Medieval architecture in Poland – Why It`s so Special?

From the Gothic style of Gdańsk to the Romanesque buildings of Kraków, Poland displays a wide range of architectural styles. Despite many of its monuments being damaged or destroyed during World War II, the country still displays some of the best examples of European architecture, with many buildings having being restored to their original grandeur.

Western and Northern Poland are home to some of the country’s best Gothic style buildings. One of Wrocław’s most recognised landmarks, the Cathedral of St John the Baptist was the first building in the city to be made of brick when most of it was rebuilt in 1244. Having survived the Mongol invasion, several fires and World War II, it’s got to be one of the most resilient cathedrals in Europe!

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Poznàn’s Archcathedral Basilica of St Peter and St Paul, however, has been standing even longer, as the oldest cathedral in Poland. Originally a Romanesque building, evidence of which is still partly visible in the southern tower, it was rebuilt in the Gothic style during the 14th and 15th centuries, when Gothic architecture was all the rage. But perhaps one of the grandest Gothic churches in Poland is St Mary’s Church, Gdańsk. Often cited as the largest brick church in the world, its construction took over 120 years. The church contains an enormous astronomical clock, and legend has it that after this was finished, the creator gouged out his eyes so he’d never be able to make a better one. Well, that’s one way to retire!

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It’s not all churches and cathedrals though. One of Poznàn’s most popular tourist attractions is its town hall which, though rebuilt in a Renaissance style in the 16th century, was originally constructed around 300 years earlier. You’ll be unsurprised to hear that shortly before the reconstruction, the building was partially damaged by a fire, which seems to be some sort of rite of passage for any landmark building in Europe. That’s not the interesting part though. If you ever visit the Poznàn town hall we recommend you go as the clock strikes noon, when you’ll get to see the mechanical goats on the front of the building butting heads which, let’s face it, sounds hilarious.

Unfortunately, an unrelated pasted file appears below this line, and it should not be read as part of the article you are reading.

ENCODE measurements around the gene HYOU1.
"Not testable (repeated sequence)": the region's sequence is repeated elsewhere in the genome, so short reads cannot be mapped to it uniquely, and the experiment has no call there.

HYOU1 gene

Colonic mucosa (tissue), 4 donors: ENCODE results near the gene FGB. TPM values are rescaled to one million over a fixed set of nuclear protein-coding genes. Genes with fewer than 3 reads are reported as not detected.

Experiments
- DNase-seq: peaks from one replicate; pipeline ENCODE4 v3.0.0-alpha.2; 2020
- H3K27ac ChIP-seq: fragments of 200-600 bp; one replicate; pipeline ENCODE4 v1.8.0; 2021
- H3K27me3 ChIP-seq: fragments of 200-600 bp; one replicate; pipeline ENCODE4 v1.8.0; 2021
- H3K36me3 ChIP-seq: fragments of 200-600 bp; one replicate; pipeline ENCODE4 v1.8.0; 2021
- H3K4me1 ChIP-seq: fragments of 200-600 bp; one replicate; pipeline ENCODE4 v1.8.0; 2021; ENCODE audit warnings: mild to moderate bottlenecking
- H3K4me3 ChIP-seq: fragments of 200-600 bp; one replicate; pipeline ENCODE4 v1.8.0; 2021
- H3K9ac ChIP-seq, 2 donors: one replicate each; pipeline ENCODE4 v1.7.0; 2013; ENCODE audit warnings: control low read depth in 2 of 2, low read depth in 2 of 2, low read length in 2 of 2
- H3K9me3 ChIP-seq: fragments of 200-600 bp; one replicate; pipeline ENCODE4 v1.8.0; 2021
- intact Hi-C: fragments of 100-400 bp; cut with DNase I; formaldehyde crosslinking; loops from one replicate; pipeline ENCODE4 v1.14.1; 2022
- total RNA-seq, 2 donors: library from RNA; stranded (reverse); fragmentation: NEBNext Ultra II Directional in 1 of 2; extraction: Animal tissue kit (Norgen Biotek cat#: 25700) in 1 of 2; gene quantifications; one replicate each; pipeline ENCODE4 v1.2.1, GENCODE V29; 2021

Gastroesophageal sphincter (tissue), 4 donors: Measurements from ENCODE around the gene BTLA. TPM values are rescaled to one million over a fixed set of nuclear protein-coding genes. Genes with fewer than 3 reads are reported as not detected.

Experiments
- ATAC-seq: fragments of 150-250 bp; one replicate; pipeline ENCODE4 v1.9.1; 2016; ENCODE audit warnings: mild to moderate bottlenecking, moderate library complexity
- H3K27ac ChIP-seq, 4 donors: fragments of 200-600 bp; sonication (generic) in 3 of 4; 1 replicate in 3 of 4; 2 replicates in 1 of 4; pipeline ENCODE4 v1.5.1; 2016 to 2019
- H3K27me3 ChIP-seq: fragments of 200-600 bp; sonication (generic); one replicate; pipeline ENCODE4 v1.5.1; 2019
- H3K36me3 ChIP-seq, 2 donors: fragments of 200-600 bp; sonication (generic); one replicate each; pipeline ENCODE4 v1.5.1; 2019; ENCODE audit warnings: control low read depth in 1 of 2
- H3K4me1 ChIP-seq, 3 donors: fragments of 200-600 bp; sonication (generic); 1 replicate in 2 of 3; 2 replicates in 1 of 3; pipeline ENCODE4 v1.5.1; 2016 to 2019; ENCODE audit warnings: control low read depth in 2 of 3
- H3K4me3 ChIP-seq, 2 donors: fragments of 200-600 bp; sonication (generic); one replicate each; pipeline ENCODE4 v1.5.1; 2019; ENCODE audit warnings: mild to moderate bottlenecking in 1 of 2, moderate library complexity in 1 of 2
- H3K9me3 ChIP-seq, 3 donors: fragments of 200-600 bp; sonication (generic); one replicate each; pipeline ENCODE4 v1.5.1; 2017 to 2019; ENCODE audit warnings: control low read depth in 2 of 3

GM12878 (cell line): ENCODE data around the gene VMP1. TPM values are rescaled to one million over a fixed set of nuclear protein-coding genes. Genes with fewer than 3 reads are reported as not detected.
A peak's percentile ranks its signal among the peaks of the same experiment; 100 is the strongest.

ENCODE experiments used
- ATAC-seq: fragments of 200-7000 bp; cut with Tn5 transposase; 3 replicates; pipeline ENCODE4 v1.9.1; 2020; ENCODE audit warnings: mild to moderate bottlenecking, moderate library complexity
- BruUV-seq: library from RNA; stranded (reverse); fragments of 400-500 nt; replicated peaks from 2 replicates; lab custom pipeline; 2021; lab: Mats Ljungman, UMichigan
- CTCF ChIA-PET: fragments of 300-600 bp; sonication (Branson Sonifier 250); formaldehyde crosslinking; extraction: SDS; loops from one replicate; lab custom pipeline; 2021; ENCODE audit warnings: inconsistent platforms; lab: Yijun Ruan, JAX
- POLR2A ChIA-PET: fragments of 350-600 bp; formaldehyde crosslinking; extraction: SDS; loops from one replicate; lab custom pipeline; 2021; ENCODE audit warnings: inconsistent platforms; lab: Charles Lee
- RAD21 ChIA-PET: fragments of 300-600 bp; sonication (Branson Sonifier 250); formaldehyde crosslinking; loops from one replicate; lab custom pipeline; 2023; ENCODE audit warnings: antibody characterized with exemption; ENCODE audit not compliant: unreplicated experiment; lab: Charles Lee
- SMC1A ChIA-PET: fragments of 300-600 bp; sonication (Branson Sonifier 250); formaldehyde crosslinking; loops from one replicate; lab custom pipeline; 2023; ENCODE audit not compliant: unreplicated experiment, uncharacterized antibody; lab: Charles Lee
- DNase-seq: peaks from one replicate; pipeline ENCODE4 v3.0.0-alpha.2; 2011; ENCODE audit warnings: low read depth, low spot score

The Wawel Royal Castle in Kraków is also very much worth a visit (don’t worry, we’ve got that covered). Together with the Wawel Hill, the site is the most culturally and historically important in Poland, having been the home of centuries’ worth of Polish royalty. A combination of Romanesque, Gothic and Renaissance architecture, it is now one of the country’s best art museums.

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The city of Kraków itself is also a UNESCO World Heritage Site, being one of the most famous old districts in Poland. It was one of the first sites in Poland added to the list, along with the Wieliczka salt mine, located just outside the city. One of the world’s oldest operating salt mines when it ceased production in 2007, it is decorated with chandeliers and mythical figures carved from rock salt. It’s often referred to as the “Underground Salt Cathedral of Poland”, and if you visit it, it won’t be hard to see why!

So there you have it: churches, cathedrals and castles, oh my! Whatever your style, Poland has it all and it’s not hard to see why it’s become such a popular country to visit in Europe. If you’d like to try it out (of course you would, you read the article) or have been before and want to go back, join us on our trip to Kraków for skiing and sightseeing!

Olivia Paige